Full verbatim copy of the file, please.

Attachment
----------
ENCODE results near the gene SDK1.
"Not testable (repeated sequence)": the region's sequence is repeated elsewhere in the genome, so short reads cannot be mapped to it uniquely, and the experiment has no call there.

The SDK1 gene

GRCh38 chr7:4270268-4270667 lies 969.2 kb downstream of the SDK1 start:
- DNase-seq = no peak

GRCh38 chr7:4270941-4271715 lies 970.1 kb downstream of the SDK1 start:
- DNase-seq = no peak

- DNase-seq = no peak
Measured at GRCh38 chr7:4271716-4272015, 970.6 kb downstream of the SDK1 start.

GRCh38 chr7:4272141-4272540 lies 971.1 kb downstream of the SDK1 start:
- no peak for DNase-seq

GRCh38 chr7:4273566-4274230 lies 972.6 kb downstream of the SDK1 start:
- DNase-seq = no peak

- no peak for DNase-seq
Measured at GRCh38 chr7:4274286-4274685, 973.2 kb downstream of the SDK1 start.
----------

ENCODE results near the gene SDK1.
"Not testable (repeated sequence)": the region's sequence is repeated elsewhere in the genome, so short reads cannot be mapped to it uniquely, and the experiment has no call there.

The SDK1 gene

GRCh38 chr7:4270268-4270667 lies 969.2 kb downstream of the SDK1 start:
- DNase-seq = no peak

GRCh38 chr7:4270941-4271715 lies 970.1 kb downstream of the SDK1 start:
- DNase-seq = no peak

- DNase-seq = no peak
Measured at GRCh38 chr7:4271716-4272015, 970.6 kb downstream of the SDK1 start.

GRCh38 chr7:4272141-4272540 lies 971.1 kb downstream of the SDK1 start:
- no peak for DNase-seq

GRCh38 chr7:4273566-4274230 lies 972.6 kb downstream of the SDK1 start:
- DNase-seq = no peak

- no peak for DNase-seq
Measured at GRCh38 chr7:4274286-4274685, 973.2 kb downstream of the SDK1 start.